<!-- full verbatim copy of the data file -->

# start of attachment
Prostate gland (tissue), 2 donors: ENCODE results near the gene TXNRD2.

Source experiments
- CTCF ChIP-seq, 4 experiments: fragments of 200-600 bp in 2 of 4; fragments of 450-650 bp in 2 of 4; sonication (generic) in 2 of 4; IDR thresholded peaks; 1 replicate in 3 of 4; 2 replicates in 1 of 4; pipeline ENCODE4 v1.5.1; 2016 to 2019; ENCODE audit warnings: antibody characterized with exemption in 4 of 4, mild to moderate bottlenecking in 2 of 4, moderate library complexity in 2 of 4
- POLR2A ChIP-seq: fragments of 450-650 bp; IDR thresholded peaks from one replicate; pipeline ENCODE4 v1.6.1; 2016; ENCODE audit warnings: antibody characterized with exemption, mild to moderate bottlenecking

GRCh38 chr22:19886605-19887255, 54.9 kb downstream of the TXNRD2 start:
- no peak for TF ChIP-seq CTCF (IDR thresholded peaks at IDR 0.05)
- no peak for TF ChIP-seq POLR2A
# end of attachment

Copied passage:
Prostate gland (tissue), 2 donors: ENCODE results near the gene TXNRD2.

Source experiments
- CTCF ChIP-seq, 4 experiments: fragments of 200-600 bp in 2 of 4; fragments of 450-650 bp in 2 of 4; sonication (generic) in 2 of 4; IDR thresholded peaks; 1 replicate in 3 of 4; 2 replicates in 1 of 4; pipeline ENCODE4 v1.5.1; 2016 to 2019; ENCODE audit warnings: antibody characterized with exemption in 4 of 4, mild to moderate bottlenecking in 2 of 4, moderate library complexity in 2 of 4
- POLR2A ChIP-seq: fragments of 450-650 bp; IDR thresholded peaks from one replicate; pipeline ENCODE4 v1.6.1; 2016; ENCODE audit warnings: antibody characterized with exemption, mild to moderate bottlenecking

GRCh38 chr22:19886605-19887255, 54.9 kb downstream of the TXNRD2 start:
- no peak for TF ChIP-seq CTCF (IDR thresholded peaks at IDR 0.05)
- no peak for TF ChIP-seq POLR2A